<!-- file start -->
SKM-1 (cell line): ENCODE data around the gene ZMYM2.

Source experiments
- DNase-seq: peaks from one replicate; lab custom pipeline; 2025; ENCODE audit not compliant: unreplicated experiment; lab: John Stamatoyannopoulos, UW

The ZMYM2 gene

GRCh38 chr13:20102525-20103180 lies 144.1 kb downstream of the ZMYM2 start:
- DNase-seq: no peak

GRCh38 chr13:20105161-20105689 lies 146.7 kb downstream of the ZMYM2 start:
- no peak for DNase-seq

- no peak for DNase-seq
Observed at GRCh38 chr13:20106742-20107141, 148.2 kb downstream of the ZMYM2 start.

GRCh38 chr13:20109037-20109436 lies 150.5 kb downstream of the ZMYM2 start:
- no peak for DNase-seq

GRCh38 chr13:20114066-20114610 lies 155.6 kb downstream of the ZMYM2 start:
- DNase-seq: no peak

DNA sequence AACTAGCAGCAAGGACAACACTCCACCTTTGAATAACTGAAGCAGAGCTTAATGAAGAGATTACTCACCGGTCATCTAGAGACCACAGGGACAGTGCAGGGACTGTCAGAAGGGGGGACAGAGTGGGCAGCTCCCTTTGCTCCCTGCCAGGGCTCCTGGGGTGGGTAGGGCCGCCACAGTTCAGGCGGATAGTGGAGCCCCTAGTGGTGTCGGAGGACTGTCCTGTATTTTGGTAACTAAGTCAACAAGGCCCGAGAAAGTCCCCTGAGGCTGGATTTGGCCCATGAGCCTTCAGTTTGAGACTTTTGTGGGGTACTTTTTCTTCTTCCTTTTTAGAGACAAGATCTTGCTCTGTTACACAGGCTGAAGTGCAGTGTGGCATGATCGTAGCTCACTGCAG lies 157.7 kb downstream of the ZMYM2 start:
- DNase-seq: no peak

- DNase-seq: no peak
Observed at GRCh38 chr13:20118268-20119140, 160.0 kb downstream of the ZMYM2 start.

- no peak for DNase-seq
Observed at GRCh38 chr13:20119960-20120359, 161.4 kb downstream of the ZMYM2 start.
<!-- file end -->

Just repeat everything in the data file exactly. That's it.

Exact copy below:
SKM-1 (cell line): ENCODE data around the gene ZMYM2.

Source experiments
- DNase-seq: peaks from one replicate; lab custom pipeline; 2025; ENCODE audit not compliant: unreplicated experiment; lab: John Stamatoyannopoulos, UW

The ZMYM2 gene

GRCh38 chr13:20102525-20103180 lies 144.1 kb downstream of the ZMYM2 start:
- DNase-seq: no peak

GRCh38 chr13:20105161-20105689 lies 146.7 kb downstream of the ZMYM2 start:
- no peak for DNase-seq

- no peak for DNase-seq
Observed at GRCh38 chr13:20106742-20107141, 148.2 kb downstream of the ZMYM2 start.

GRCh38 chr13:20109037-20109436 lies 150.5 kb downstream of the ZMYM2 start:
- no peak for DNase-seq

GRCh38 chr13:20114066-20114610 lies 155.6 kb downstream of the ZMYM2 start:
- DNase-seq: no peak

DNA sequence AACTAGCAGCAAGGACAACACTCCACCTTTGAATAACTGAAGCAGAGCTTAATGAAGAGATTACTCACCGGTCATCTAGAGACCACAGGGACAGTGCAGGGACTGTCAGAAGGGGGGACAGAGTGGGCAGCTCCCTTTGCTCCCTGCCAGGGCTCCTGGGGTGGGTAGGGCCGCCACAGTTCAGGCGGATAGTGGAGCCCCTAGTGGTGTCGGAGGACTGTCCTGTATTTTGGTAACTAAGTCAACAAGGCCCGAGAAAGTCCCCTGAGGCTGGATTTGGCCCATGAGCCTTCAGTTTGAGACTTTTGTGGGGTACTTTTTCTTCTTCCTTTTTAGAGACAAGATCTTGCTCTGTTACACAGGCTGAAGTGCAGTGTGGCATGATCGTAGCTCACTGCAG lies 157.7 kb downstream of the ZMYM2 start:
- DNase-seq: no peak

- DNase-seq: no peak
Observed at GRCh38 chr13:20118268-20119140, 160.0 kb downstream of the ZMYM2 start.

- no peak for DNase-seq
Observed at GRCh38 chr13:20119960-20120359, 161.4 kb downstream of the ZMYM2 start.